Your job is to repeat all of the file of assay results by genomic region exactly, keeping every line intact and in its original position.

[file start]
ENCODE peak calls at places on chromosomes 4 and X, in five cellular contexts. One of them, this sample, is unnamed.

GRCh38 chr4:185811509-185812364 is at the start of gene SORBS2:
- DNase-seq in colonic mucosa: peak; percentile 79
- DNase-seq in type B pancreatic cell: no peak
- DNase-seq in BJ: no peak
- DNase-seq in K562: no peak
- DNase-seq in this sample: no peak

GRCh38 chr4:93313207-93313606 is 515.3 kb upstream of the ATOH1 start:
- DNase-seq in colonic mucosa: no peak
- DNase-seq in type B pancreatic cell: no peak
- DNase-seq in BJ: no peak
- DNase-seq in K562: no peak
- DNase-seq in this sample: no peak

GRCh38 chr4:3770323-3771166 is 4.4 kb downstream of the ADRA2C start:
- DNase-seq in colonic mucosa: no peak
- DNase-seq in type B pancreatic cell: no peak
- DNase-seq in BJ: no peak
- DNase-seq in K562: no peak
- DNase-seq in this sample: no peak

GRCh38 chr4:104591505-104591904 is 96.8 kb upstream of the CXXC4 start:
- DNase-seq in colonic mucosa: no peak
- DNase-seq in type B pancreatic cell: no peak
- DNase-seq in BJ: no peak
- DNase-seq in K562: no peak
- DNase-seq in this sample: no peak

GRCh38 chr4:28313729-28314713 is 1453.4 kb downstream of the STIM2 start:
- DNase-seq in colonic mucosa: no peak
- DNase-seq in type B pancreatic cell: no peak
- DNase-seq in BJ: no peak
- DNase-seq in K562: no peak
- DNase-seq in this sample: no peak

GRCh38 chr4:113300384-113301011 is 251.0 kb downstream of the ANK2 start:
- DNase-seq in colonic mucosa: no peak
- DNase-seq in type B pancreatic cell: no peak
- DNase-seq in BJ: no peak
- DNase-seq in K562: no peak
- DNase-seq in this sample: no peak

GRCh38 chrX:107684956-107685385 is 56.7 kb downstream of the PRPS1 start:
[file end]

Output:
ENCODE peak calls at places on chromosomes 4 and X, in five cellular contexts. One of them, this sample, is unnamed.

GRCh38 chr4:185811509-185812364 is at the start of gene SORBS2:
- DNase-seq in colonic mucosa: peak; percentile 79
- DNase-seq in type B pancreatic cell: no peak
- DNase-seq in BJ: no peak
- DNase-seq in K562: no peak
- DNase-seq in this sample: no peak

GRCh38 chr4:93313207-93313606 is 515.3 kb upstream of the ATOH1 start:
- DNase-seq in colonic mucosa: no peak
- DNase-seq in type B pancreatic cell: no peak
- DNase-seq in BJ: no peak
- DNase-seq in K562: no peak
- DNase-seq in this sample: no peak

GRCh38 chr4:3770323-3771166 is 4.4 kb downstream of the ADRA2C start:
- DNase-seq in colonic mucosa: no peak
- DNase-seq in type B pancreatic cell: no peak
- DNase-seq in BJ: no peak
- DNase-seq in K562: no peak
- DNase-seq in this sample: no peak

GRCh38 chr4:104591505-104591904 is 96.8 kb upstream of the CXXC4 start:
- DNase-seq in colonic mucosa: no peak
- DNase-seq in type B pancreatic cell: no peak
- DNase-seq in BJ: no peak
- DNase-seq in K562: no peak
- DNase-seq in this sample: no peak

GRCh38 chr4:28313729-28314713 is 1453.4 kb downstream of the STIM2 start:
- DNase-seq in colonic mucosa: no peak
- DNase-seq in type B pancreatic cell: no peak
- DNase-seq in BJ: no peak
- DNase-seq in K562: no peak
- DNase-seq in this sample: no peak

GRCh38 chr4:113300384-113301011 is 251.0 kb downstream of the ANK2 start:
- DNase-seq in colonic mucosa: no peak
- DNase-seq in type B pancreatic cell: no peak
- DNase-seq in BJ: no peak
- DNase-seq in K562: no peak
- DNase-seq in this sample: no peak

GRCh38 chrX:107684956-107685385 is 56.7 kb downstream of the PRPS1 start: